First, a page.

Rebuild must address poverty

National leaders have publicly agreed that poverty augmented Hurricane Katrina's awful effects - but will they address the issue when rebuilding?

BY SUSAN KIM | BALTIMORE | September 17, 2005



"A lot of African-American families want more choice."

—Amy Liu


National leaders have publicly agreed that poverty augmented Hurricane Katrina's awful effects - but will they address the issue when rebuilding?

On Friday, in a day of prayer at the National Cathedral, President Bush acknowledged that persistent poverty and racial injustice became sorely evident during Hurricane Katrina’s aftermath.

"As we clear away the debris of a hurricane, let us also clear away the legacy of inequality," Bush said.

"Some of the greatest hardships fell upon citizens already facing lives of struggle, the elderly, the vulnerable and the poor,"' he said. "As we rebuild homes and businesses, we will renew our promise as a land of equality and decency and one day Americans will look back at the response to Hurricane Katrina and say that our country grew not only in prosperity but in character and justice."

Many are hopeful that substantive, long-term policy shifts will bear out the Bush Administration's rhetoric. Many disaster responders say they have observed, for decades, how poverty makes people far more vulnerable to disasters of all sizes and types.

Researchers at the Brookings Institution believe that federal policies helped create the hyper-concentration of poverty in New Orleans - and that the same policies have helped lock people into cycles of poverty for generations in cities across the nation.

Conditions were harsh in New Orleans way before Hurricane Katrina hit, pointed out Amy Liu, deputy director of the Metropolitan Policy Program at the Brookings Institution. "And federal policy has had a big role. I want to remind everyone of how bad the concentrated poverty in New Orleans is - how very, harsh severe concentrations of poverty existed in New Orleans. And then those concentrations were located below sea level."

Poor families in New Orleans were too isolated - socially and economically - to evacuate and prepare for a disaster, said Liu. "Federal policy has created enclaves of low-income neighborhoods - building all the public housing in these barrack-style isolated areas in the city, and in high-rise apartments that isolated families, that really isolated whole neighborhoods."

As New Orleans rebuilds, Liu and others want to make sure the nation learns from experience. "We need to believe in rebuilding mixed income neighborhoods throughout the city of New Orleans. We need to tear down concentrations of dilapidated public housing. We also need to give these families more choice of what kinds of neighborhoods they can live in. We need to give them housing vouchers so they can choose housing in the private marketplace. A lot of African-American families want more choice."

Brookings' Metropolitan Policy Program continues to compile research about tools and methods related to relocation and rebuilding.

Hurricane Katrina's aftermath should be a wake-up call to other cities, said Liu. "A number of cities have high concentrations of poverty - cities like Houston, Atlanta, Baltimore, St. Louis, and Los Angeles. There are lessons to be learned here about the importance of building the right kinds of neighborhoods for low-income families and particularly black families."

The rebuild in New Orleans will be a massive undertaking, experts have said. At least half the homes are thought to be uninhabitable. Some parishes lost every school.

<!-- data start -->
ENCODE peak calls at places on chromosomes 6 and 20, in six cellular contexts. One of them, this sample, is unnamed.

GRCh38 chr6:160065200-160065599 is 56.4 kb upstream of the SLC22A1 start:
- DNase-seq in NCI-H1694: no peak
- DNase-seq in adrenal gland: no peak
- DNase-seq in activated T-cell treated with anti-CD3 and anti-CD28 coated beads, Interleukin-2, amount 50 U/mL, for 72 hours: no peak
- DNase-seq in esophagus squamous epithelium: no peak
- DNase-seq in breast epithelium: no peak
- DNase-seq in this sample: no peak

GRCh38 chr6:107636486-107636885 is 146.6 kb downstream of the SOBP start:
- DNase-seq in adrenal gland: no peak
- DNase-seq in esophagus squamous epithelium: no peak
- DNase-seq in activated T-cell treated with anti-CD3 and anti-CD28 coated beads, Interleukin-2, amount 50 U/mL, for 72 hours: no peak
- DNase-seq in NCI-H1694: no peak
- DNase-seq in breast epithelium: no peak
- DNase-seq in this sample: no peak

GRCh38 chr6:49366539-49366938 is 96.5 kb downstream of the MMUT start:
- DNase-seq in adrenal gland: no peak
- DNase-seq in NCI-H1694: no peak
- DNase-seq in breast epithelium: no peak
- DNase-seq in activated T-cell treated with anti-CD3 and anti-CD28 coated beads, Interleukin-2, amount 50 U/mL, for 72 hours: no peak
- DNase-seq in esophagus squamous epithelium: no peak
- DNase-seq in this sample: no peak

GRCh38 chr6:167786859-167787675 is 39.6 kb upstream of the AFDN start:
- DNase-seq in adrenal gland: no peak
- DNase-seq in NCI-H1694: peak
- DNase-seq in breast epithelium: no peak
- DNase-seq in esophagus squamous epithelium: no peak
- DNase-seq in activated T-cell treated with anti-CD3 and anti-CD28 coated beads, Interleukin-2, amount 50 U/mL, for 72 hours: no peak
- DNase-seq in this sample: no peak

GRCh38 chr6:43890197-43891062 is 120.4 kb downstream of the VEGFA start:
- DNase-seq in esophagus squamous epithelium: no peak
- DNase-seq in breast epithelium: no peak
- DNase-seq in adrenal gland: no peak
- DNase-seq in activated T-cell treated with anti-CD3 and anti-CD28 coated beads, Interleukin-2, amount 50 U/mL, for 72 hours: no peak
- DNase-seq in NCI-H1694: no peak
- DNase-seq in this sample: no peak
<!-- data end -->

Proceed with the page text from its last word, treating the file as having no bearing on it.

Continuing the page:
On Thursday in a public address regarding Hurricane Katrina response, President Bush called for "bold action."

Bush proposed establishment of worker recovery accounts providing up to $5,000 for job training, education and child care during survivors' search for employment. He also proposed creation of a Gulf Opportunity Zone in Louisiana, Mississippi and Alabama offering tax breaks to encourage businesses to remain in the devastated region and new businesses to open. The White House reported Friday that each of those initiatives would cost about $2 billion.

Bush said he wanted to get evacuees out of shelters by mid-October and into apartments and other homes, with assistance from the government. He said he would work with Congress to ensure that states were reimbursed for caring for evacuees.

"When the federal government fails to meet such an obligation, I as president am responsible for the problem, and for the solution,'" said Bush. "This government will learn the lessons of Hurricane Katrina."

What else will "bold action" entail? Ideally, the issues of poverty and class must be considered in long-term rebuilding, urged the Rev. John McCullough, executive director of humanitarian agency Church World Service (CWS).

"No doubt race is an important factor in the Gulf Coast...but class is also a critical factor," said McCullough. "As we looked at Katrina, we were concerned about people of color," but McCullough said the debate now should be focused "more broadly on poverty and class."

McCullough, an African-American, said New Orleans survivors were "people victimized by the authorities" who had failed to "use the resources at their disposal."

Yet Katrina's aftermath has the potential to reopen discussion of race and poverty in a positive way, he added. "This should help us as Americans to look at the responsibility of one for the other."

Like Liu, McCullough said he hoped the lessons learned during Katrina's aftermath will imprint the recovery process. "The way we assist Katrina’s most vulnerable survivors in rebuilding their lives over the long haul will be a litmus test - and can be a model - of how we must proceed as a nation in closing the gaping divide in this country. The world is watching us."


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